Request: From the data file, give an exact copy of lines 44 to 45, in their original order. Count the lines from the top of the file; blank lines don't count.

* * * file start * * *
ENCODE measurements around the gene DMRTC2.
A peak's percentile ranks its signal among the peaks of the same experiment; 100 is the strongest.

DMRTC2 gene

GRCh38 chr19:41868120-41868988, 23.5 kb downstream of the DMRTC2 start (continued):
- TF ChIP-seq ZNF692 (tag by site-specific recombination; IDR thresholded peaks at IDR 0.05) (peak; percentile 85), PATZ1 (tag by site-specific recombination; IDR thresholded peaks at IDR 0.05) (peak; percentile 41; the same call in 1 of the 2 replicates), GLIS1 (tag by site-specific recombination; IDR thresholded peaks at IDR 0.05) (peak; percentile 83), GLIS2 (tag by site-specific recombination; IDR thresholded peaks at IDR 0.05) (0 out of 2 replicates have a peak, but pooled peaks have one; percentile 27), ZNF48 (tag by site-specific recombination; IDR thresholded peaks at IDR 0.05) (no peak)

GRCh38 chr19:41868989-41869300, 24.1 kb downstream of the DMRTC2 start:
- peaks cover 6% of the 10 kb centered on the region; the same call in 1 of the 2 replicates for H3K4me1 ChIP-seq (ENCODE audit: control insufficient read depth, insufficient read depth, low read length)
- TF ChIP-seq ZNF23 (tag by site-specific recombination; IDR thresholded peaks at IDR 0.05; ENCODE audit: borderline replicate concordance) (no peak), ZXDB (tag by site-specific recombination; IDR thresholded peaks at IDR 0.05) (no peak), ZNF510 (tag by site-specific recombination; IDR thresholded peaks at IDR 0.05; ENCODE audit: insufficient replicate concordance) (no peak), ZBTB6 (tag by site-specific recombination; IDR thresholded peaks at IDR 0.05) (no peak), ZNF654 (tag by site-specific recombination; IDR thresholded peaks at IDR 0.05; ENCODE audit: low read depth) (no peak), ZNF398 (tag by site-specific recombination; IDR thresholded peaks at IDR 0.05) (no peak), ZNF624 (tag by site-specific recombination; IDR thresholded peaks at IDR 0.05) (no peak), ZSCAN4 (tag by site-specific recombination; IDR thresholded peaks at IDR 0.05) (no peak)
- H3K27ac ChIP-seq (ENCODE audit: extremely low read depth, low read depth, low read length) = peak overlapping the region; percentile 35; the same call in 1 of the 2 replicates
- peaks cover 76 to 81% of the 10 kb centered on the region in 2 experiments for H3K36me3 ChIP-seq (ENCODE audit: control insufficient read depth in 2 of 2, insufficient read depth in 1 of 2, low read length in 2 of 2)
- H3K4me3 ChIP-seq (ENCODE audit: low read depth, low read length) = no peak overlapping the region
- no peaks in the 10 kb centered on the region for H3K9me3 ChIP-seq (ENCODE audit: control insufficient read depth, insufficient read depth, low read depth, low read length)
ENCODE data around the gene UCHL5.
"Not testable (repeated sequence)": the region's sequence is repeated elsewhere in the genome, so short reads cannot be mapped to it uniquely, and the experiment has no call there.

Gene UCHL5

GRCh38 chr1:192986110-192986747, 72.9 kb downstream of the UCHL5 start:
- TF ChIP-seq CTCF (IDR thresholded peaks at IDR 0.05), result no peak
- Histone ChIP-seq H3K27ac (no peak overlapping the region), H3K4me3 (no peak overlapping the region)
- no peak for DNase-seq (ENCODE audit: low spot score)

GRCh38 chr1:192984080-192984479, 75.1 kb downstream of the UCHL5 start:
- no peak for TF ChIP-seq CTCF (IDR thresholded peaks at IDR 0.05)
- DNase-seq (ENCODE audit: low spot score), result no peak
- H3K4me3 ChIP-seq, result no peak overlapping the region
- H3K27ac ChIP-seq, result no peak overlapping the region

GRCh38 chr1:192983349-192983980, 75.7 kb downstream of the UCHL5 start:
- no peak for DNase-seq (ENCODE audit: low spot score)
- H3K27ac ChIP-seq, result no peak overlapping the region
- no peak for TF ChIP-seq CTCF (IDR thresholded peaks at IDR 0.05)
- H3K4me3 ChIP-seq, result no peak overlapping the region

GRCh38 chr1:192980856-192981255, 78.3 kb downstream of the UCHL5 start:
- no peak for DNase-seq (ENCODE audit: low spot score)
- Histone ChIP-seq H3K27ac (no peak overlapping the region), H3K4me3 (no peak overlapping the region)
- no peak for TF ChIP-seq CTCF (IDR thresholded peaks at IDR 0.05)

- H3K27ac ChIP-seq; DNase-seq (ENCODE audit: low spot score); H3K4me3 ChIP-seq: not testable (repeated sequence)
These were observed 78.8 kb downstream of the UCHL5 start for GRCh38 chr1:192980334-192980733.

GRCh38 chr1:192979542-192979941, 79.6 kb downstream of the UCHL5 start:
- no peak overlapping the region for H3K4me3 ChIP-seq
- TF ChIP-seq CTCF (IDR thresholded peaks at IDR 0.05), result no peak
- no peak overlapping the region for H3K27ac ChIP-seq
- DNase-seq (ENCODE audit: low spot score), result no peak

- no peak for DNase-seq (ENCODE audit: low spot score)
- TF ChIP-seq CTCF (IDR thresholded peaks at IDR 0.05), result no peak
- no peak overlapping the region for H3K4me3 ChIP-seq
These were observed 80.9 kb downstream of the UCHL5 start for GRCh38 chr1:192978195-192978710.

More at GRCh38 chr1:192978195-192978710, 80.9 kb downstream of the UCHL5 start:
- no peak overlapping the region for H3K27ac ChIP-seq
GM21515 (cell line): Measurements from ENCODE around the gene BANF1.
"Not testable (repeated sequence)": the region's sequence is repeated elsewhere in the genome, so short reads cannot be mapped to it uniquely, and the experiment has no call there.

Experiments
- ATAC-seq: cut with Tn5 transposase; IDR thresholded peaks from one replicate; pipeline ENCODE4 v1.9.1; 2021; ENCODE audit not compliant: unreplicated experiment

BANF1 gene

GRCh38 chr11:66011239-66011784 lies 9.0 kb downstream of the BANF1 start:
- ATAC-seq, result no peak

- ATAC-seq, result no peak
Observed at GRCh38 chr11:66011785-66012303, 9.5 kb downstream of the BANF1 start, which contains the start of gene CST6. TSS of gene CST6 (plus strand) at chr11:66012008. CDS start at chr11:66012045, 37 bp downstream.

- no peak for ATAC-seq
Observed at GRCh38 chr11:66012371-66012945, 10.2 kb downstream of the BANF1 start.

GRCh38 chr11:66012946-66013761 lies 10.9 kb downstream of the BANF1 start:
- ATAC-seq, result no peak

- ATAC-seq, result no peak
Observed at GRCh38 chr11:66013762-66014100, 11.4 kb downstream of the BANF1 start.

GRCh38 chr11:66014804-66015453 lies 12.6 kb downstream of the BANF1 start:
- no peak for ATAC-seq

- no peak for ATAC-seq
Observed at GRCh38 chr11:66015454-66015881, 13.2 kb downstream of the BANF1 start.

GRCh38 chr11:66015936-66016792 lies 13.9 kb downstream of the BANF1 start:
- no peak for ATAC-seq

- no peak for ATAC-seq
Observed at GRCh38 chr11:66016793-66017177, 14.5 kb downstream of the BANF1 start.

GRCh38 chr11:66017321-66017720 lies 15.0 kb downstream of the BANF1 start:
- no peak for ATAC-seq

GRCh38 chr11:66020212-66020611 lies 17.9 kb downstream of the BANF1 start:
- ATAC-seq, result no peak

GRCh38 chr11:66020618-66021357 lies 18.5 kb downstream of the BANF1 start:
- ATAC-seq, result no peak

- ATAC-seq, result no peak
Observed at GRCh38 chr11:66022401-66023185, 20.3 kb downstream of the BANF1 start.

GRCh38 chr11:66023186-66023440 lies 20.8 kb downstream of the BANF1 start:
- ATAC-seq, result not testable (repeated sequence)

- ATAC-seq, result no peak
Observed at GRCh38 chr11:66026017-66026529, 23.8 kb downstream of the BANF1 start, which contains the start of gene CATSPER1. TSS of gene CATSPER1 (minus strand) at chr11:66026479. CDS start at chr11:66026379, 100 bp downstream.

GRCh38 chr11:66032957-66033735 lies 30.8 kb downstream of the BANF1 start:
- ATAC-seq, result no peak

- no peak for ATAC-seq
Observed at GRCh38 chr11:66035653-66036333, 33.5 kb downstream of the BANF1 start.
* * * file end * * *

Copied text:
These were observed 80.9 kb downstream of the UCHL5 start for GRCh38 chr1:192978195-192978710.

More at GRCh38 chr1:192978195-192978710, 80.9 kb downstream of the UCHL5 start: